- Amazon Go, the cashier-free Seattle store that uses sensing technology to track consumers and charge them for the items they select, is almost ready to open to the public, according to a company source interviewed by Bloomberg. The store was originally supposed to open early this year, but technical glitches have pushed that back as the company continues to test the system with employees.
- The store uses the same sensing technology as self-driving cars, and allows customers to scan a mobile app, select their products, walk out and be automatically charged by Amazon. The company has perfected much of this technology, according to the source, but still struggles with charging people who shop the store in groups.
- As further proof that Amazon Go is nearing primetime, the company has begun shifting its hiring on the project from engineers and scientists to construction managers and marketers responsible for a wider rollout. Amazon hasn’t discussed expansion beyond its Seattle pilot, though analysts believe the company will incorporate the technology into its Whole Foods stores.
As the grocery industry continues to chatters about Amazon and Whole Foods, Amazon Go has slipped below the radar. But the high-tech store’s delayed opening shouldn’t turn people off to the significance of the format. Assuming Amazon eventually perfects the model, Go could become a major force in the industry.
As Bloomberg notes, most of the glitches in the system have been worked out, but store sensors still struggle to identify customers moving in groups. Kids are a challenge because they'll sometimes unwrap and eat products as they go through the store with their parents. Couples are also tricky — when a pair shops together, the technology has trouble sensing which person to charge.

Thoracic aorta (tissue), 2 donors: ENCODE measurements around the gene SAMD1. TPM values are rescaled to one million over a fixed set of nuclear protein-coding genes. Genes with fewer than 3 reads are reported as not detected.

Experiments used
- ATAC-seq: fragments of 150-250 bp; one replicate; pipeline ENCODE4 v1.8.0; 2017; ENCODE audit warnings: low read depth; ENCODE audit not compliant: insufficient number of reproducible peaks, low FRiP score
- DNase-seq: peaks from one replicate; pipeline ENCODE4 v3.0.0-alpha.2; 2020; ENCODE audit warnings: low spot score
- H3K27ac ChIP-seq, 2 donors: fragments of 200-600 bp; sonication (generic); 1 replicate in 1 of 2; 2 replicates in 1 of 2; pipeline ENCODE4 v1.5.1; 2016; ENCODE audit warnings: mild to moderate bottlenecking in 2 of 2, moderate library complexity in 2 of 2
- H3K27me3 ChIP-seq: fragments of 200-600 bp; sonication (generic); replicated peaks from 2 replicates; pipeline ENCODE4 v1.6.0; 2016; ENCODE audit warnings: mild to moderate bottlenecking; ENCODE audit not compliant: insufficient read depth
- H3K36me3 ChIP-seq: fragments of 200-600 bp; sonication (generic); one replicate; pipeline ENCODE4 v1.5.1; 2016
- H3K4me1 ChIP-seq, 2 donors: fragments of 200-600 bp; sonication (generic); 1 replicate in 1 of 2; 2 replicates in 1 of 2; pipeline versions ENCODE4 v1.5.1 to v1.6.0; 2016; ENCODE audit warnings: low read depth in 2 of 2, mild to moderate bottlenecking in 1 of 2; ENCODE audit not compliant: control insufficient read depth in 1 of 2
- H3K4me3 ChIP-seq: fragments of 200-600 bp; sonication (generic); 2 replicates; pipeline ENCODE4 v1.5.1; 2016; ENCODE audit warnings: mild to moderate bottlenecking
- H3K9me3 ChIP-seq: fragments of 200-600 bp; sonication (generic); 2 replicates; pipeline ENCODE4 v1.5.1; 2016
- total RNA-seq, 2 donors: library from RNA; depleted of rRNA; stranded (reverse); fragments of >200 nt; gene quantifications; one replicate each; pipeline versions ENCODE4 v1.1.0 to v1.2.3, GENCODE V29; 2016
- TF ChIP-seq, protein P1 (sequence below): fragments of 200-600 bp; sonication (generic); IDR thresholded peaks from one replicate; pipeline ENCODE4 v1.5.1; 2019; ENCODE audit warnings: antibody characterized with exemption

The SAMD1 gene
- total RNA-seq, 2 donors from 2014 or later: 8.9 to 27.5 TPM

Once Amazon gets all the kinks worked out, what does the future hold for Go? Analysts believe the e-tailer will apply the sensing technology to Whole Foods stores. However, that could prove difficult since these locations carry many more products and are many times larger than Go’s 1,800-square-foot formats.
Still, it seems Amazon could implement Go’s technology in some way at Whole Foods’ stores, perhaps to track shopper behavior.
The most promising route for Amazon may be to open a chain of Go stores in cities across the country. Small, urban retailing is becoming a growing focus for retailers like Target as well as convenience operators. Amazon Go taps into the same demand for quick trips that these locations do, with a very unique selling point to boot. Hundreds, even thousands of Go stores across the country, working in tandem with Whole Foods locations, could be devastating to other grocers.
Of course, the technology these stores employ is very expensive. Amazon may opt to slowly grow the format and instead focus on Whole Foods and its online shopping capabilities. If Amazon’s book stores are any indication, grocers may not have much to worry about. The e-tailer has opened just 13 of those locations across seven states after its launch two years ago.